To: European Ministers of Foreign Affairs
Dear EU Minister of Foreign Affairs,
We are writing to you ahead of the Foreign Affairs Council (FAC) on 20 February, where you will discuss and likely adopt climate and energy diplomacy conclusions. We encourage you to adopt bold and ambitious conclusions which would show that the EU will fully orient its diplomacy towards inclusive, gender-just sustainable climate and energy action. This is urgently needed in light of the multiple, interlinked crises of biodiversity loss, food insecurity, energy prices, and poverty and humanitarian suffering in particular of the poorest and most marginalised segments of the population in the Global South.
We expect a comprehensive set of climate and energy diplomacy conclusions to be adopted by the ministers after weeks of negotiations, but would like to stress in particular the following points which we regard as critical:
- CAN Europe welcomes that various EU countries have adopted or embarked on feminist foreign policies (FFPs). The EU overall should pursue a multidimensional, feminist climate diplomacy approach, with key pillars including the increase of finance for gender-just and women-led climate solutions; ensure the full, meaningful and equal participation of women in climate action; ensure feminist principles and gender justice are actively integrated into all climate diplomacy. These FAC conclusions should mark the start of this, including by:
- committing to “increase the full, meaningful and equal participation of women in climate action”, and commit to increased action to achieve this;
- increasing finance for, and access to, gender-just climate solutions led by grassroots and feminist organizations in the Global South;
- ensuring that gender justice is a mandatory component of monitoring and evaluating the EU’s progress on the external dimensions of the European Green Deal;
- ensuring gender justice is actively embedded in and integrated into all climate diplomacy work undertaken by EEAS.
- Phase-out fossil fuels and fossil fuel finance
- Building on COP27 outcomes, the EU should go further and call for a global, equitable and gender-just phase-out of all fossil-fuels well before 2050, including through the elaboration of a gender-just and equitable fossil fuel non-proliferation treaty;
- Finance for new oil and gas exploration and fossil fuel infrastructure should be stopped immediately, and support for Global South countries in the phase-out of fossil fuels and eliminating fossil fuel subsidies should be ramped up;
- The EU must ensure that multilateral development banks and institutions in which it participates, particularly the World Bank and the International Monetary Fund, do not support new fossil fuel projects and subsidies while integrating in their policy recommendations the rapid phasing out of the existing one, in line with the Paris agreement;
- The EU should ensure that the Just Energy Transition Partnerships (JETPs) with major emitters exclude any form of support to fossil infrastructure and ensure transparency and inclusiveness for civil society and directly impacted local populations.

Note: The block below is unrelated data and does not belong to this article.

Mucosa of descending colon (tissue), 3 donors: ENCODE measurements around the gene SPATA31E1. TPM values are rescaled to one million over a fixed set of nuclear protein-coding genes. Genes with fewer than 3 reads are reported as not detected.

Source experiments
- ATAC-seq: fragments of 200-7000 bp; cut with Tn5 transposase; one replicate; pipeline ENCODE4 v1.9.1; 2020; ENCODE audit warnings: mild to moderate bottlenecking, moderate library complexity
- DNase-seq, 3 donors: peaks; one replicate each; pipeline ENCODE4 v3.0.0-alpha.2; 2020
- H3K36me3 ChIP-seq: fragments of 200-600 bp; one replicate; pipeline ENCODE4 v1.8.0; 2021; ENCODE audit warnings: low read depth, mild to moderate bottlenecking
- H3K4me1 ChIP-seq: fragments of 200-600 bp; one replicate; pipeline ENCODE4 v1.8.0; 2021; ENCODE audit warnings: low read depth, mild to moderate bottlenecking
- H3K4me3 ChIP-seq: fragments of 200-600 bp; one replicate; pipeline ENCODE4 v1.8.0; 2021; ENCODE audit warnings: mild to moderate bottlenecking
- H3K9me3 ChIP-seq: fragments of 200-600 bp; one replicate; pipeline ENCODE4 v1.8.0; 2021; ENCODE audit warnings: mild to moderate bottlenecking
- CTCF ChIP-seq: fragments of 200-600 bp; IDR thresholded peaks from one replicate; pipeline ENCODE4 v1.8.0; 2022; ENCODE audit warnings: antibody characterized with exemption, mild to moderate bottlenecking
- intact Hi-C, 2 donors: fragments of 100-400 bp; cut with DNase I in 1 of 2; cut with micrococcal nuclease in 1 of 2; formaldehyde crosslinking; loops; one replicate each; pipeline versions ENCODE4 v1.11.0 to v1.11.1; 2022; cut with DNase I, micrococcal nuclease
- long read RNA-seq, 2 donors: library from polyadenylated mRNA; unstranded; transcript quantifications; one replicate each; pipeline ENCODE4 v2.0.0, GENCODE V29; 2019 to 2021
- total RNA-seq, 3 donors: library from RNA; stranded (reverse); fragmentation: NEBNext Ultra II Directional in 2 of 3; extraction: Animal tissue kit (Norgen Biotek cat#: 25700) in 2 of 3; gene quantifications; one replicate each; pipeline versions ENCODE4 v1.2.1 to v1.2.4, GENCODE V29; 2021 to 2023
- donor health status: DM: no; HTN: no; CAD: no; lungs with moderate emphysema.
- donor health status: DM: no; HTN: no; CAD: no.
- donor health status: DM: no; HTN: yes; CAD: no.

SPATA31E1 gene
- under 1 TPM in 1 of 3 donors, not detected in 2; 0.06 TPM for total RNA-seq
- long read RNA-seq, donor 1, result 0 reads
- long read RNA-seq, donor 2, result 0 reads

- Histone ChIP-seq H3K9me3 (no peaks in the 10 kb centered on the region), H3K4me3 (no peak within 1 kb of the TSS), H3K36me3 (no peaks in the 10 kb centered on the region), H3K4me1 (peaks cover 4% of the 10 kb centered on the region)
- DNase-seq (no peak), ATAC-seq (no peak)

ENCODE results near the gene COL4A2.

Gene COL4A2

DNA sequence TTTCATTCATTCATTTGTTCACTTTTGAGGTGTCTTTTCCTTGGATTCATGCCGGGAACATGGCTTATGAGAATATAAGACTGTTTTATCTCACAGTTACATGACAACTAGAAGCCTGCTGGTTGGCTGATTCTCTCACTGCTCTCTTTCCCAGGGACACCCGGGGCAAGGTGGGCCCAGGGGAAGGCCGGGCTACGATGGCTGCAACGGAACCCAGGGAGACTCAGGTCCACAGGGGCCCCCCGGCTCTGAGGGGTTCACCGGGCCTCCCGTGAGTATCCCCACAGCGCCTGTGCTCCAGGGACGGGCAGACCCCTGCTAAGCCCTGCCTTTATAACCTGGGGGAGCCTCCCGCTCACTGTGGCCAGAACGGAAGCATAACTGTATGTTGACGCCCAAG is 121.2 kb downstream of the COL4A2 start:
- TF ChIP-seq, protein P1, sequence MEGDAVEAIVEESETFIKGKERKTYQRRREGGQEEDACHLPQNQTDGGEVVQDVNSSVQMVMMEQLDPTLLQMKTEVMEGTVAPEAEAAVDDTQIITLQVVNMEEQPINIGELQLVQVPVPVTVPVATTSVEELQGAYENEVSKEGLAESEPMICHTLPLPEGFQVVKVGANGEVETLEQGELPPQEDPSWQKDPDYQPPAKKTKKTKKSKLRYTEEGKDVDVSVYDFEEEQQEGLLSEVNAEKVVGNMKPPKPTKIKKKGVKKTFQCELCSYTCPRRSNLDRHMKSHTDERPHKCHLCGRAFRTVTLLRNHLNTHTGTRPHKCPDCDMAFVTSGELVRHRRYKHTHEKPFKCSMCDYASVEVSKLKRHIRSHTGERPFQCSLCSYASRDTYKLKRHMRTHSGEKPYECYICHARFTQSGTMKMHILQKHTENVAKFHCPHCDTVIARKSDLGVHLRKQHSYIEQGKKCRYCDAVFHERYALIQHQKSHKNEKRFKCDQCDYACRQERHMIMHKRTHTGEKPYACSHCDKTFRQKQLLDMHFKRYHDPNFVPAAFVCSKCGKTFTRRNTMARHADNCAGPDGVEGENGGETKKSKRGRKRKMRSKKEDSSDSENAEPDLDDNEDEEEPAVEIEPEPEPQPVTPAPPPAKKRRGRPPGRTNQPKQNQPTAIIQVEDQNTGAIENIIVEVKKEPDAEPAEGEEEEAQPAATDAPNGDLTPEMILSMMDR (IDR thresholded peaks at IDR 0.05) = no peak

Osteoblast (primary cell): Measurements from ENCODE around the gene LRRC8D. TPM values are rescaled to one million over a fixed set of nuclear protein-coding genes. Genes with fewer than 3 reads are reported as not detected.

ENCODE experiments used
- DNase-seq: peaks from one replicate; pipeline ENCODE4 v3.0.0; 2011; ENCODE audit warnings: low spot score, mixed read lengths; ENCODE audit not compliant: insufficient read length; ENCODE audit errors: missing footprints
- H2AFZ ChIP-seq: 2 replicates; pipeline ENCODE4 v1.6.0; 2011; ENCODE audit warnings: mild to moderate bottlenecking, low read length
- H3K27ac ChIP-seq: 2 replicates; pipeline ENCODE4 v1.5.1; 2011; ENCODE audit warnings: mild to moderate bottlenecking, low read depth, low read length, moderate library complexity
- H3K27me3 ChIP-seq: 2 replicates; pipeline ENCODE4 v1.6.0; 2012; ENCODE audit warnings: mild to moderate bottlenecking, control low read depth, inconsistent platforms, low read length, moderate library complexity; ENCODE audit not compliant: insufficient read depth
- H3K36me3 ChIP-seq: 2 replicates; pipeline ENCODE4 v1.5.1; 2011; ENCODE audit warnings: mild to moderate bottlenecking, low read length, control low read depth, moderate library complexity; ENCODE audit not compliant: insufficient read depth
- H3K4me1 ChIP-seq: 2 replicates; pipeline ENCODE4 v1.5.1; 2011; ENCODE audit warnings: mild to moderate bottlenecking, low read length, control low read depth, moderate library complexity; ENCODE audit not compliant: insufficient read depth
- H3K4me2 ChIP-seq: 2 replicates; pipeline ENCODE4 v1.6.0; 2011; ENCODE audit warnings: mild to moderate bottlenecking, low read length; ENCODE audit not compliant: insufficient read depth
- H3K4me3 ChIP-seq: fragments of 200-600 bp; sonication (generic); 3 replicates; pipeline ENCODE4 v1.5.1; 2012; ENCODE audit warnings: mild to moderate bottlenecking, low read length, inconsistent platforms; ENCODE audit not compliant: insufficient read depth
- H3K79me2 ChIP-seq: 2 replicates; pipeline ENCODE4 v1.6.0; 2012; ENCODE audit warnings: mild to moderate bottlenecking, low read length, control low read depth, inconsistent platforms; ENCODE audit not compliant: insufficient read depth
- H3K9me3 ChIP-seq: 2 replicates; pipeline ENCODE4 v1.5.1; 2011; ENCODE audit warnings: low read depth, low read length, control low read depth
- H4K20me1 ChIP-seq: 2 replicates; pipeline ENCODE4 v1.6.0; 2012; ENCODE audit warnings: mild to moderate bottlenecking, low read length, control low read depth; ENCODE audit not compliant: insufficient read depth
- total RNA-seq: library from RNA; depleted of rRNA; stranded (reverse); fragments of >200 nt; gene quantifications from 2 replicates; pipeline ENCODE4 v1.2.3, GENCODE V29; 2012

- Increase mitigation ambition and pursue 1.5°C compatible 2035/2040 targets
- We support the EU’s calls on all G20 to step up mitigation ambition in line with the 1.5°C limit, but urge the EU to recognise that its own ambition does not match its fair share. In order to do so, the EU should reduce emissions at least by 65% by 2030 and reach climate neutrality no later than 2040;
- In reference to the union-wide climate target for 2040 which shall be developed, the EU should make clear that such a process will also include determining 2035 targets, in line with the UNFCCC decisions on common time frames, to be communicated as part of the EU’s Nationally Determined Contribution. Further stepping up efforts before 2030 is essential, as otherwise emission cuts have to be even deeper thereafter to stay within a 1.5°C equitable carbon budget.
- Increase finance for climate action including addressing loss and damage
- The EU must commit to step up their own climate finance efforts, to do its fair share for delivering 100bn USD on average across 2020-2025, at least double adaptation finance by 2025, and end fossil fuel subsidies;
- COP27 agreed to set up loss and damage funding arrangements, which the EU helped bring about. Now it is time for the EU to show its determination to elaborate an ambitious L&D fund which will channel new and additional grant funding to those particularly vulnerable;
- We support greater efforts to advance the use of innovative sources for truly new and additional funds on top of adaptation and mitigation finance, prioritising fiscal measures which make use of the ‘polluter pays principle’ and therefore contribute to the long term goals of the Paris Agreement, including taxation/revenue generation from fossil fuel exploration, aviation and maritime transport, carbon pricing, financial transaction tax.
Finally, we call on EU Foreign Affairs Ministers to commit to, and raise the political attention for, an ambitious, transparent, inclusive and participatory Global Stocktake in 2023, which must set clear pathways forward to increase ambition across all areas of climate action and support in this critical decade. Furthermore, we ask the EU to support the initiative launched by Vanuatu and others to pursue an Advisory Opinion on Climate Change from the International Court of Justice (ICJ).
Director, Climate Action Network Europe